The History of RAF Brize Norton
Construction of the airfield at the Brize Norton site began in 1935. Although most of the site lay within the parish boundary of Carterton, it was thought that there would be confusion with RAF Cardington in Bedfordshire, and hence it was decided to name the station after the next nearest village, Brize Norton.The official opening of RAF Brize Norton took place on 13 August 1937, but No 2 Flying Training School, the first unit to be stationed here, arrived on 7 September 1937, before the building programme had been completed. The Station was used for various forms of flying training until July 1942, when it became the home of the Heavy Glider Conversion Unit (HGCU), later renamed No 21 HGCU, which remained at RAF Brize Norton until 31 December 1945.
Between March and October 1944 the Station was used as a base for parachute and glider operations by Nos 296 and 297 Squadrons, both equipped with Albemarles. On D-Day, these Squadrons were involved in dropping paratroops and launching Horsa gliders for the purpose of capturing bridges, six miles inland from the coast, over the River Orne and Caen Canal. On the same day, two more gliders were placed directly on a coastal battery controlling the estuary of the River Orne, which was in a position to oppose the seaborne landings. All of these operations were completed successfully. The Squadrons were involved in the airborne landings at Arnhem in September 1944, and throughout the period March-October 1944 they were also engaged in dropping personnel and supplies to the resistance movements in Europe.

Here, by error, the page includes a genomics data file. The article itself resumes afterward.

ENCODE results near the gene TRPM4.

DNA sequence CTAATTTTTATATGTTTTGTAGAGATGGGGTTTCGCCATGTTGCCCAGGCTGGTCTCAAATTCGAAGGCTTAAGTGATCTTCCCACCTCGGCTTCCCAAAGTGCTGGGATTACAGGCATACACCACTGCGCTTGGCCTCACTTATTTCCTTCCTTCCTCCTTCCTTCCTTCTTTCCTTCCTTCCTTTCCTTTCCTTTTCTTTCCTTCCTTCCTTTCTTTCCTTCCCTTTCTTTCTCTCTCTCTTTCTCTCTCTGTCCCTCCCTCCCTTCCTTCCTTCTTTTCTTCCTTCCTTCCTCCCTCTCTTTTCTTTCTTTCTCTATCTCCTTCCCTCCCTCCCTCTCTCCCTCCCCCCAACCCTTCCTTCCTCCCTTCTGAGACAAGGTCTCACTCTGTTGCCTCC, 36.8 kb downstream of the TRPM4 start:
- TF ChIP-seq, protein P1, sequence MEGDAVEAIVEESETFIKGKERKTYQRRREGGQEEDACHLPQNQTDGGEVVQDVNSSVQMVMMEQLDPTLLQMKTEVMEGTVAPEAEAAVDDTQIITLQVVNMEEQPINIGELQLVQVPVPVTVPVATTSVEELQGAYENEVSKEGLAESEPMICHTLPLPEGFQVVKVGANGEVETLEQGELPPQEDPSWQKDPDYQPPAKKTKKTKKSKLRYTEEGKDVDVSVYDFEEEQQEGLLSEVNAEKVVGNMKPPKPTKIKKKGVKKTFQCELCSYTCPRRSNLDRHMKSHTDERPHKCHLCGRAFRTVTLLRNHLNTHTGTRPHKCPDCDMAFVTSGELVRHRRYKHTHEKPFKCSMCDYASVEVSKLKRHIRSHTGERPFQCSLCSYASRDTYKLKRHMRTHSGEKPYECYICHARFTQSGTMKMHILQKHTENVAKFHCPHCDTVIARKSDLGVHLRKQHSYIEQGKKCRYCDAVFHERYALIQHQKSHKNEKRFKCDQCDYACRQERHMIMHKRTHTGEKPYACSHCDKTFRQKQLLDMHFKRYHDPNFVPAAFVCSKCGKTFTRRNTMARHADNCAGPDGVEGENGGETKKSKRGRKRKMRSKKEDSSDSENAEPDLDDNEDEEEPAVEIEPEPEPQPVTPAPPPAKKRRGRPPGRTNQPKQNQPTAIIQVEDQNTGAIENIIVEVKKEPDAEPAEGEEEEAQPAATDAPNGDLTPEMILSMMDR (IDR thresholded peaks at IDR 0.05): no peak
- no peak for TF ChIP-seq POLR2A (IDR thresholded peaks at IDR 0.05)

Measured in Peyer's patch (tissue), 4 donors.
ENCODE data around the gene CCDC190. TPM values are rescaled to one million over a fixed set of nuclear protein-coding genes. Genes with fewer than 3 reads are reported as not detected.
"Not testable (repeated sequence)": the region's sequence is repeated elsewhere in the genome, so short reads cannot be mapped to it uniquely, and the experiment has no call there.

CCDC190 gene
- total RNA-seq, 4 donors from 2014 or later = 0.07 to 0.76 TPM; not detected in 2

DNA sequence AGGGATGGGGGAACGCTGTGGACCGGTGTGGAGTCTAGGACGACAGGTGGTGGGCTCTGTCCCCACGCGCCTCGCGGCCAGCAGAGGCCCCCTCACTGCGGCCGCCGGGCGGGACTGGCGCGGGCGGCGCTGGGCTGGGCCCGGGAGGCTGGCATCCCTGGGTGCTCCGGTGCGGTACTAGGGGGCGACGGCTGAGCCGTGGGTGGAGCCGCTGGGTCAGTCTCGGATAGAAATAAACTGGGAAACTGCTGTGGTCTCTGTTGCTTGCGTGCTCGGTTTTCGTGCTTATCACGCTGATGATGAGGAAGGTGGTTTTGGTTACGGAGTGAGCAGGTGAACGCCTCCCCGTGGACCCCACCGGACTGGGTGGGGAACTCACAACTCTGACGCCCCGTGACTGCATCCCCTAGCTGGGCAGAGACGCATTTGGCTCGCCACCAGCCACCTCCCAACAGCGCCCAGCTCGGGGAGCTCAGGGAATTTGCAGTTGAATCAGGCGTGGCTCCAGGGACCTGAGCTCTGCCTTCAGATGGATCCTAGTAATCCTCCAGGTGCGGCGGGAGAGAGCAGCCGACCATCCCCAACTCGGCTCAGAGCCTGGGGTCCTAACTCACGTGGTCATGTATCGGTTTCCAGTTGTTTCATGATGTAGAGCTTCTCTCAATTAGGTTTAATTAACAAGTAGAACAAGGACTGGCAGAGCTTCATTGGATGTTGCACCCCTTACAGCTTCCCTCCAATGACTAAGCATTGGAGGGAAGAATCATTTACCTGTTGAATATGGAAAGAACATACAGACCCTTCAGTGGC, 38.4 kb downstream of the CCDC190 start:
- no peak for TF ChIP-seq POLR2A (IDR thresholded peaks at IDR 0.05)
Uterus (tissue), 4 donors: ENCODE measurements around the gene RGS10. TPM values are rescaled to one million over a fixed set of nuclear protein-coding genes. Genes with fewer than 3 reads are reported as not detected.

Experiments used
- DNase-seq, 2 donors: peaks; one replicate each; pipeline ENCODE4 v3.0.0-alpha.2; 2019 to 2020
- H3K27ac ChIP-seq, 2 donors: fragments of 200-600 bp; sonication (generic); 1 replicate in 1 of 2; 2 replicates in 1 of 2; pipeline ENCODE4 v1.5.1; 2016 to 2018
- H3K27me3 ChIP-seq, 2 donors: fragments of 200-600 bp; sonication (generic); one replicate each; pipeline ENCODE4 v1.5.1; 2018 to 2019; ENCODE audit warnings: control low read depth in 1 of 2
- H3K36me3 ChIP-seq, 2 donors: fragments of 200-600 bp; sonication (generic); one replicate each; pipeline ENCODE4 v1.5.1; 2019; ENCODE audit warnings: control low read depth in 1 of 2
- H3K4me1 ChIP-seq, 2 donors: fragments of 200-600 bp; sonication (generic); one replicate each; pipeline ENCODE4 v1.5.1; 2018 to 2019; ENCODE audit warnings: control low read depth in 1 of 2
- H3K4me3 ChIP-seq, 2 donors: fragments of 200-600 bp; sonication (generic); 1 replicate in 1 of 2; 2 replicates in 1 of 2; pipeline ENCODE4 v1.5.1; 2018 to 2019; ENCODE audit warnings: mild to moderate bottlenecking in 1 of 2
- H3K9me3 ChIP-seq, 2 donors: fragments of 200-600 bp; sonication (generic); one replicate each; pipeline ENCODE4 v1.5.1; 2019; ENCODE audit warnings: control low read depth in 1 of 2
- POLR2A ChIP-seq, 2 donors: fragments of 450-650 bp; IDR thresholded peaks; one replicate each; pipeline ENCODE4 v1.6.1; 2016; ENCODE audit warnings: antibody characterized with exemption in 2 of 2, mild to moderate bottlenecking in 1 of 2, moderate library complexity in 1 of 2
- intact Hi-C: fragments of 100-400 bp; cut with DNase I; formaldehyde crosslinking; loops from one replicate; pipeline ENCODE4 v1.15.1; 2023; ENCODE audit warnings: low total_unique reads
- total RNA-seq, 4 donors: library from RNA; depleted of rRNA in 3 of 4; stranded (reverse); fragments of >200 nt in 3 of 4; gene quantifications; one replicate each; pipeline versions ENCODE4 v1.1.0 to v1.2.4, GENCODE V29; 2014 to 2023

On 31 December 1945, RAF Brize Norton was transferred from Flying Training Command to Transport Command, and became the home of the Transport Command Development Unit and the School of Flight Efficiency. The Army Airborne Transport Development Unit joined these units in May 1946. Flying Training Command returned to the Station with No 204 AFTS in August 1949, but their stay was only to be a short one and they left in June 1950 when the first Americans began to arrive.
The USAF formally accepted control of RAF Brize Norton on 16 April 1951. Until early 1952, the main task of the USAF elements at RAF Brize Norton was to support US Army engineers engaged in extending the runway and building taxiways, hardstandings and accommodation.
In June 1952, some 21 B36 Convair Peacemaker bombers of the USAF were the first American aircraft to arrive at RAF Brize Norton. The first jet bombers to land here were B47 Stratojets in September 1953. A rotation of bomber wings and refuelling squadrons continued until April 1958, with the exception of a period of runway reconstruction from October 1955 until September 1956. In April 1958, the Reflex alert concept came into force and, under this arrangement, units of Strategic Air Command were detached from the United States for a 90-day tour of duty. A total of seven USAF bomber wings provided B47 aircraft for Reflex duty at RAF Brize Norton, the last one returning to the United States in April 1965.
On 1 April 1965 the Royal Air Force took back control of RAF Brize Norton and it became a Transport Command airfield. Then, on the renaming of the Command in August 1967, it became an Air Support Command airfield. There followed a steady build up of personnel and facilities to make RAF Brize Norton the Strategic Air Transport (AT) base for the Royal Air Force. This included the construction of the Gateway House Hotel and the building of the £2 million Base Hangar, at that time the largest cantilever structure in Western Europe. Two Britannia Squadrons, Nos 99 and 511, joined the VC10s of No 10 Squadron and the Belfasts of No 53 Squadron in June 1970 to bring the Station up to its full operational strength. Early in 1972, the Station became part of No 46 Group, Strike Command and, in October 1975, became part of No 38 Group, Strike Command.